Art has always been built on the foundations of the art that came before it, but we live in a particularly fruitful era for homage, when mash-ups and remixes litter the trail of virtually any album that gets released. An awful lot of it – the majority, if we’re honest – is utter crap. But knob-twisters have been recombining disparate songs, artists and sounds for years into their own, original creations. It all depends on what you do with the sounds that are already there.
We’re New Here certainly isn’t chaff, but it’s not clear what Jamie Smith, producer for The xx, is accomplishing with it, either. Smith remixed 13 tracks from 2010’s I’m New Here, a very worthy offering from iconoclastic spoken word artist and musician Gil Scott-Heron. While they share credit on We’re New Here, it feels more like Smith’s album. The vocals and samples belong to Scott-Heron, but cut up as they are, you don’t really get much of a feel for his style.
What stands out are the hip-hop beats and spacey, drifting dubstep that curls around spoken word pieces on tracks like the titular “I’m New Here.” It was one of the standout tracks on Scott-Heron’s album, and it sticks in your head on this one, too. The original was a stripped-down affair featuring acoustic guitar and the artist’s time-weathered, still gorgeous vocals. Smith’s version is far trippier than that which appeared in 2010, and shows off the dubstep influence that permeates the record as a whole – which might be why the record feels a little awkward at times. If you’ve listened to Scott-Heron’s music, and particularly his 2010 record, then the lurching, dancefloor feel of many of the songs doesn’t seem to fit with his voice or with what he’s about.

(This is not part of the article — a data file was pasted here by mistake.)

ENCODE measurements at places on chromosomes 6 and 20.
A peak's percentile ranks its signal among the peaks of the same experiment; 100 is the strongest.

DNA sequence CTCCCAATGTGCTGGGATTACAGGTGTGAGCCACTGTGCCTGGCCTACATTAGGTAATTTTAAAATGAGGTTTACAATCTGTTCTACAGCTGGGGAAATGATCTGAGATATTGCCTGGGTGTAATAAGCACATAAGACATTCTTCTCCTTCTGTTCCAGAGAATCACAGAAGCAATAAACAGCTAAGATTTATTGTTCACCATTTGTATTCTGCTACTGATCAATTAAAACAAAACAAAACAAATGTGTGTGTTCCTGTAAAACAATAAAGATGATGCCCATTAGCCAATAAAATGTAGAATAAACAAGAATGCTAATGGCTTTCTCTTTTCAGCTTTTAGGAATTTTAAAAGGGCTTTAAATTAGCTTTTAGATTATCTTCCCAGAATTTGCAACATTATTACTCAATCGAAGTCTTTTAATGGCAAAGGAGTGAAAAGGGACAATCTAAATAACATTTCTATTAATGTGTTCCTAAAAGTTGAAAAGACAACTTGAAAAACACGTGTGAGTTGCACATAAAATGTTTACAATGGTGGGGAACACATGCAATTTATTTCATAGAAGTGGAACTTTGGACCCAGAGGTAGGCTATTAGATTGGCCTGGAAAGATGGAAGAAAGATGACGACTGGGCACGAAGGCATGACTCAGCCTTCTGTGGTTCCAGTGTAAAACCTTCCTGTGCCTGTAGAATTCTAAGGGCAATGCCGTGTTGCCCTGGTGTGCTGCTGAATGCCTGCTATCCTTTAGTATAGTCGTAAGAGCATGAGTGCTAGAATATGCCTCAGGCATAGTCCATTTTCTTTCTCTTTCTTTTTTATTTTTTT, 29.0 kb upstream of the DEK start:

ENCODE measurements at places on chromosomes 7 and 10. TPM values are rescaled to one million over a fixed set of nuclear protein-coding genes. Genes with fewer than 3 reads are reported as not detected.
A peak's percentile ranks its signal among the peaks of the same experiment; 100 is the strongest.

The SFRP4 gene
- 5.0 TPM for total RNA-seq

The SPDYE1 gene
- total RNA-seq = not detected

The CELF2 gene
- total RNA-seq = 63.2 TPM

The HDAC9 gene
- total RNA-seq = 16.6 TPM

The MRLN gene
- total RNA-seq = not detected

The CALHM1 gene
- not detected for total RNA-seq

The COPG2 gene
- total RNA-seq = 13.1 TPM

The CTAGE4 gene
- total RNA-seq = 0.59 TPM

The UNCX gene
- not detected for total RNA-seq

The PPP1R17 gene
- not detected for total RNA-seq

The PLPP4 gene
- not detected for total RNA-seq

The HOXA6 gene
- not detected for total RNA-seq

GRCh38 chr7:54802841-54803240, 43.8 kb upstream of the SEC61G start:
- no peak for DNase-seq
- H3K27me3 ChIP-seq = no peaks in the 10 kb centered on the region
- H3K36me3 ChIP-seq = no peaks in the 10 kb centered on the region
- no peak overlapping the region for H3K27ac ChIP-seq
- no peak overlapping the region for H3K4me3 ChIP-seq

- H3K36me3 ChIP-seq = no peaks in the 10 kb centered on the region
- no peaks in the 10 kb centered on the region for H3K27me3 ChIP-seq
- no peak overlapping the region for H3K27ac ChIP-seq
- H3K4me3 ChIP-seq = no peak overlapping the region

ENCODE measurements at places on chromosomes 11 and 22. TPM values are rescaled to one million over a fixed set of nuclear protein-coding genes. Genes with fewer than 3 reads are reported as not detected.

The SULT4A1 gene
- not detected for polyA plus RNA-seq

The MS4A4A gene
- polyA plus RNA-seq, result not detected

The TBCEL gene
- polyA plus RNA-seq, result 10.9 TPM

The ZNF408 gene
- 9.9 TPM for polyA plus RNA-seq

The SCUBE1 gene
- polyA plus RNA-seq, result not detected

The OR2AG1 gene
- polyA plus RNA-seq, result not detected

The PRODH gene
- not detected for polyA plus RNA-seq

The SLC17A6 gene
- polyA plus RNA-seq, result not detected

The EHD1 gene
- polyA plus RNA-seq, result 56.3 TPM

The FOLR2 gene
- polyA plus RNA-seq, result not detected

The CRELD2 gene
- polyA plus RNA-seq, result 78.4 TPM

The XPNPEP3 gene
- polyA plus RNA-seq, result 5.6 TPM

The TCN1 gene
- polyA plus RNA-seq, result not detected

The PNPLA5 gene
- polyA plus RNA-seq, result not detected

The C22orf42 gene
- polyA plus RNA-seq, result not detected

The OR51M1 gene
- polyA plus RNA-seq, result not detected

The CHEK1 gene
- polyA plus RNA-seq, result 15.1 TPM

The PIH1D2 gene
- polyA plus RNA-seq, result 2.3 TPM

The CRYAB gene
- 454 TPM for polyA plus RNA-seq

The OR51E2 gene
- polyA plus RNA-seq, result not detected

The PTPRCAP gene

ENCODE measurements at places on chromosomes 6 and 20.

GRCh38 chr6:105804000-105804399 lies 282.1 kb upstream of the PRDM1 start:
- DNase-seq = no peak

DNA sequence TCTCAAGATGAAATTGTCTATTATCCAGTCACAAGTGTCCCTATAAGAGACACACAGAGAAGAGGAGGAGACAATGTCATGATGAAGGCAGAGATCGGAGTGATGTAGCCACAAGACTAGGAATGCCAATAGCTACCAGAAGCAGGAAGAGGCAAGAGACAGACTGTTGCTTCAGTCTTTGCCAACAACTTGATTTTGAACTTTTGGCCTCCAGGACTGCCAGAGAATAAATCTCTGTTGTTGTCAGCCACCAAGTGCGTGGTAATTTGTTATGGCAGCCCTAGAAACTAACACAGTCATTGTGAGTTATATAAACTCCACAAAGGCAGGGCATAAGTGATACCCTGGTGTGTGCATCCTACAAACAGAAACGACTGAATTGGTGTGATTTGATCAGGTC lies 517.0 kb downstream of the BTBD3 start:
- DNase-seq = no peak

Judging the songs on their own, Scott-Heron’s presence fades into the background, becoming another instrument for Smith to mix and play with in the studio. You can lose yourself in tracks like “My Cloud” and “NY is Killing Me” well enough, but you don’t really find yourself wanting to return to them as often as you might I’m New Here. Overall, if you like Scott-Heron and really like dubstep, this might be worth looking into. Is it interesting? At times, sure. But is it necessary? That’s harder to say.